TOKYO — Hedi Slimane is contemplating a fashion comeback — he’s just not ready to say when or how.
This story first appeared in the July 15, 2008 issue of WWD. Subscribe Today.
In an interview, the former Dior Homme designer was candid about his desire to return to the fashion world. “Of course,” he said. “But it has to be right, the right project.”
Slimane, who was here to shoot the debut cover of Vogue Hommes Japan, said he needed time to regroup after leaving Dior Homme last year.
“I didn’t want to deal with that for a while, but now [over the last] six months I’m considering options,” Slimane said, adding that he has held talks with others about starting his own label. But the designer went no further in terms of details. “It’s a secret,” he laughed.
Slimane was more willing to talk about his other pursuits, namely his new photographic survey of the music scene, a tome called “Rock Diary,” and how he feels like he never left fashion.
“I don’t really think I quit fashion in a way,” Slimane said at the Grand Hyatt’s French Kitchen restaurant, clad in a Wrangler denim shirt, black jeans and an asymmetric angular haircut.
The designer said he transferred his creative vision to another medium when he left Dior Homme in March 2007 and resumed his photography career, a passion he has nurtured since developing photos as a kid in his own darkroom. “I still do my casting so the boy I shoot or the girl I shoot — they would have been in my shows anyway.”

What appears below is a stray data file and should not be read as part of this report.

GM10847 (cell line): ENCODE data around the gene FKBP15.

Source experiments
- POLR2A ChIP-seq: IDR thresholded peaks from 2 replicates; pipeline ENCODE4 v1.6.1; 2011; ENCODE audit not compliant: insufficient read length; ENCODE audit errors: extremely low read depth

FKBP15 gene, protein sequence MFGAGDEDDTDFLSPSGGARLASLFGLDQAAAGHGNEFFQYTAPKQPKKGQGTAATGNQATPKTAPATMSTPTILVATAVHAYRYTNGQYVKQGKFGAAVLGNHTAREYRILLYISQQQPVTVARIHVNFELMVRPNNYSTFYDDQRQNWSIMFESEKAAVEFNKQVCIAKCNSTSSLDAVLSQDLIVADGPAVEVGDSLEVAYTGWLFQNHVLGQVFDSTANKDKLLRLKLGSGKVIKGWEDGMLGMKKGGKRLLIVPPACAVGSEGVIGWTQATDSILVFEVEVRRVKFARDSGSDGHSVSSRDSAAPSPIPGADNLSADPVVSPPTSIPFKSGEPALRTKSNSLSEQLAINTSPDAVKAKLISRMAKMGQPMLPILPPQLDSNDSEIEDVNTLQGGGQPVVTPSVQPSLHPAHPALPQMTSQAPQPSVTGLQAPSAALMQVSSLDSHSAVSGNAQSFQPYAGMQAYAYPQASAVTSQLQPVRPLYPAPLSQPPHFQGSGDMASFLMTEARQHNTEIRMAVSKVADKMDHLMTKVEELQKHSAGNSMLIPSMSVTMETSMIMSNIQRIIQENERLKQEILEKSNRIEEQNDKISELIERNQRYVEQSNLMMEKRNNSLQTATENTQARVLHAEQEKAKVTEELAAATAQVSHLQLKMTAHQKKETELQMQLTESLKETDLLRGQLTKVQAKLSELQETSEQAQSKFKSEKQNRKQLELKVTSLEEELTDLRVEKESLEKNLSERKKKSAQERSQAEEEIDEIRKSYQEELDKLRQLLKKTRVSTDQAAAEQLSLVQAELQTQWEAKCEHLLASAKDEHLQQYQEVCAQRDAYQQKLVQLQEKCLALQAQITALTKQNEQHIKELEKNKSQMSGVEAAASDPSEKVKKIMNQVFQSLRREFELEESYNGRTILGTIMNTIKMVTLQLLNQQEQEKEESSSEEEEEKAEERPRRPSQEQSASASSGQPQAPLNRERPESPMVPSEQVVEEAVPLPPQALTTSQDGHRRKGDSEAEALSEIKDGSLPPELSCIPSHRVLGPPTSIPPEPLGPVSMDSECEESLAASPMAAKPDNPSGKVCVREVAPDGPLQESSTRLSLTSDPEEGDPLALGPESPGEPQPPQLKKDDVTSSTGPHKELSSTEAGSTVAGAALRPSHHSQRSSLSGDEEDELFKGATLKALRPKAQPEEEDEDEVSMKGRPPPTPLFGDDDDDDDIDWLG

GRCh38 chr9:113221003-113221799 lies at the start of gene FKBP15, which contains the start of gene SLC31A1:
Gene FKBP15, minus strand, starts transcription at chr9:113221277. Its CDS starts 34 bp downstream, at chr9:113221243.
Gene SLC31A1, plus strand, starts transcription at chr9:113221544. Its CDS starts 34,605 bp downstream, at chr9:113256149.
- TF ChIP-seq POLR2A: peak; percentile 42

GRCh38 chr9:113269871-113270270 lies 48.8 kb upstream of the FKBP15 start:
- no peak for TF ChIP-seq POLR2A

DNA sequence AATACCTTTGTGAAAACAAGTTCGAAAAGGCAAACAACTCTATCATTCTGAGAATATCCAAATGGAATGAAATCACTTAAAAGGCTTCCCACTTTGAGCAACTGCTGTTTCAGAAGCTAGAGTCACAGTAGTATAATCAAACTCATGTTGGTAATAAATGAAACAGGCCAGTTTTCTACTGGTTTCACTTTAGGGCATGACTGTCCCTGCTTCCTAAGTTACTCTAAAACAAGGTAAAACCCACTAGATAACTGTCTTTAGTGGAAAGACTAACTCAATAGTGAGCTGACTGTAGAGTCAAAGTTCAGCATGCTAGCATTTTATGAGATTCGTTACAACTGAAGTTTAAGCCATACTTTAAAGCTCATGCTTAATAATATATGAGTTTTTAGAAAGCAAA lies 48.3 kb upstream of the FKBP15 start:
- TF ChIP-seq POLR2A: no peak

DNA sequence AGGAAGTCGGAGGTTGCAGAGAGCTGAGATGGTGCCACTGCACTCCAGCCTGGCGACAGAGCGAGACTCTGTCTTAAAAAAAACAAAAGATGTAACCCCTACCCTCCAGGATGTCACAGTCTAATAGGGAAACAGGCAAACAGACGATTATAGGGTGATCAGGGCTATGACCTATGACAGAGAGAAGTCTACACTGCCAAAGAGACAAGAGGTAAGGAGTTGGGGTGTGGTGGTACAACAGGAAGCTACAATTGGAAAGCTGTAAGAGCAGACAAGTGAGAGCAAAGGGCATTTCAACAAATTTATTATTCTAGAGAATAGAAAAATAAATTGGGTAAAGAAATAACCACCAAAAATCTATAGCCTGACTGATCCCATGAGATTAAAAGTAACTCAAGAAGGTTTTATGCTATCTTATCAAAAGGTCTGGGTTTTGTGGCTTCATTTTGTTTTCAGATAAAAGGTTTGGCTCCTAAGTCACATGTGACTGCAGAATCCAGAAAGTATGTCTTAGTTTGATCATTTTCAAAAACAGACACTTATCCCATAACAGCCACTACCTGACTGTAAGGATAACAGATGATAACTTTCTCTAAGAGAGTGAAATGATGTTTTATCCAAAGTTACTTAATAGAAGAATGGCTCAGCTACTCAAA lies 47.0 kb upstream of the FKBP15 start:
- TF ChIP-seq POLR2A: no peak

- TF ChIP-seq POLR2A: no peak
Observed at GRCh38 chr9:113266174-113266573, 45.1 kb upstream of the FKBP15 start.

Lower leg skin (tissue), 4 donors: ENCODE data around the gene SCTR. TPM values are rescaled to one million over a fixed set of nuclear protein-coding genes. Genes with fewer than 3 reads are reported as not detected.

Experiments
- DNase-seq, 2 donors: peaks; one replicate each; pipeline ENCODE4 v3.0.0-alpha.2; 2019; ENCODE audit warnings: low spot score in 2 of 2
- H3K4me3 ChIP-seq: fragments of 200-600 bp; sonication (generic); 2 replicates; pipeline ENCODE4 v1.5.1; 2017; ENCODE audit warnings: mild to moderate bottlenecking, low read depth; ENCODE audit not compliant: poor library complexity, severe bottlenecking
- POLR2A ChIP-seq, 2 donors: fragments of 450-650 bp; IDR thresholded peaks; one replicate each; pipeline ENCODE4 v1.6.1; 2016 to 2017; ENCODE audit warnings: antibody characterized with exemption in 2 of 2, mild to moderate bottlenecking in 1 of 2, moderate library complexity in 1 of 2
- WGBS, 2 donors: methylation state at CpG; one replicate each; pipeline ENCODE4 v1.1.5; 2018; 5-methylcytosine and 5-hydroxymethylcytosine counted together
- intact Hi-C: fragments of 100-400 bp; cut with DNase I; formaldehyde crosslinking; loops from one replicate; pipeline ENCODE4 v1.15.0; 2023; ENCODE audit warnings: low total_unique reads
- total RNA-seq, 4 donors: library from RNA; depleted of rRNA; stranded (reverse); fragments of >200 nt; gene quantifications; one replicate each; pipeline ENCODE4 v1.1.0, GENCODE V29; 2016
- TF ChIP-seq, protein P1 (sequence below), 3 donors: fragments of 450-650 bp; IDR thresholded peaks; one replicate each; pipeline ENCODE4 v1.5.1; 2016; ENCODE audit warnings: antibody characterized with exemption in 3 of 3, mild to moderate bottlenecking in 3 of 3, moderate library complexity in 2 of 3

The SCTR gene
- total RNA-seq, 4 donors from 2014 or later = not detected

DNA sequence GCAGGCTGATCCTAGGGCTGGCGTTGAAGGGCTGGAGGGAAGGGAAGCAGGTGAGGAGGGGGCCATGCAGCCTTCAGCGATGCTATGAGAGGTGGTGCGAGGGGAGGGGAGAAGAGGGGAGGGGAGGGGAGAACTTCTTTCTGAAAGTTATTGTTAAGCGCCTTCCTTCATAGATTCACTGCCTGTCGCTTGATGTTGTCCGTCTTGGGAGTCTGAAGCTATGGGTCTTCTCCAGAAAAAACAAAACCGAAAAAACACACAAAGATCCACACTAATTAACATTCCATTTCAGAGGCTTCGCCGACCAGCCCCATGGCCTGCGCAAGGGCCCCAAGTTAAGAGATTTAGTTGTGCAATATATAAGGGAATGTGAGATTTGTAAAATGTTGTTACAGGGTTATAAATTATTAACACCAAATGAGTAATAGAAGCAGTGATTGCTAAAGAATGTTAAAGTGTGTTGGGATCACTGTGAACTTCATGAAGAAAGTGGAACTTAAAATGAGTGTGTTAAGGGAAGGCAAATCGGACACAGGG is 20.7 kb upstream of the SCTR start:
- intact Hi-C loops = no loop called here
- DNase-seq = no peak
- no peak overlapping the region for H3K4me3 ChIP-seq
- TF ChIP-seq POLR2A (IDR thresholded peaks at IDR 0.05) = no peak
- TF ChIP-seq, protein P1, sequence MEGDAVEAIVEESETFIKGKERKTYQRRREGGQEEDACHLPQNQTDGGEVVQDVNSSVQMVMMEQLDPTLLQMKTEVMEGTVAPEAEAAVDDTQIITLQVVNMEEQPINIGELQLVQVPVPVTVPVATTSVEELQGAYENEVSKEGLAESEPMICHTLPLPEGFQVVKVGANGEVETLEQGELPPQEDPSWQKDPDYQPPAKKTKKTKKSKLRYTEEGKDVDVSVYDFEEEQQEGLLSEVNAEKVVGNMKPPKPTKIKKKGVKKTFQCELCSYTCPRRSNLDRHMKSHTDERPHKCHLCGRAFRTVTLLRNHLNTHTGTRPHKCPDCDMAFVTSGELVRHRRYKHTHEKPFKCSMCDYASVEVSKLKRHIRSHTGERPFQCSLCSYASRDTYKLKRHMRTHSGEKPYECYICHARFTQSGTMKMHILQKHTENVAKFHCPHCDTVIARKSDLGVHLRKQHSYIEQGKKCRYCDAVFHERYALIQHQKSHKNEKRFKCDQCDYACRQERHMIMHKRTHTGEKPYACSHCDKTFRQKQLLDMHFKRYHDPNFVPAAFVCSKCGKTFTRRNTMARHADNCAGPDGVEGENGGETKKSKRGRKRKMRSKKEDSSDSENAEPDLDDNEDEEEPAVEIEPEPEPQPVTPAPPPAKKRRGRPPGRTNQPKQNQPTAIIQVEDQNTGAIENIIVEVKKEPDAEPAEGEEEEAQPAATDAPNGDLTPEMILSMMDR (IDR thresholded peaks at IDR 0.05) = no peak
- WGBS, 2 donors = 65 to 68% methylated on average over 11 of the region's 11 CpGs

The Vogue Hommes Japan shoot is Slimane’s first in Tokyo, a “vibrant” place he said he wishes he could visit more frequently. His last trip was three years ago. “The young generation, they know so much about fashion,” he said. “It’s very impressive.”
Although he spent most of the interview talking about his thought process when he’s behind the lens, Slimane never veered far from a fashion parallel.
“There’s something that happens sometimes in front of the camera, which is usually off guard, like the moment that you capture when the character in front of you just forgot you have a camera….[Photography] is still design because of the choice you make and the way you see the proportion in photography,” he said. “Also the image you keep pursuing is just like a fashion moment as well.”
For “Rock Diary,” which is being released this month in the U.S. and Japan, Slimane followed music fans around rock festival Benicàssim in the summer of last year and then shot them in his studio. He also chronicled the resurgence of “indie” music with groups like the White Stripes, The Libertines and Franz Ferdinand.
“The second book is an archive,” Slimane said. “It is really a rock diary and I cover about seven to eight years of rock photography since the beginning of that scene.” The three-volume tome accompanies the exhibition “Hedi Slimane_Musac,” which runs through Sept. 7 at Spain’s Museo de Arte Contemporáneo de Castilla y León.
Slimane has fostered close ties to the music world since he listened to David Bowie growing up. To that end, he spent Monday night DJing at a party he and Dazed & Confused threw at local club Super Deluxe. Slimane said his current favorite bands include These New Puritans and MGMT, but he’s waiting for the next big thing.
“I always think fashion is about the really precise moment,” he said. “It should never be too early or late. That’s why I always thought music is such an important medium because it definitely gives energy to fashion and codifies fashion and it’s been like that since forever, at least since the 1950s and the beginning of street culture,” he said. “If you disconnect from that I think you’re just missing the point.”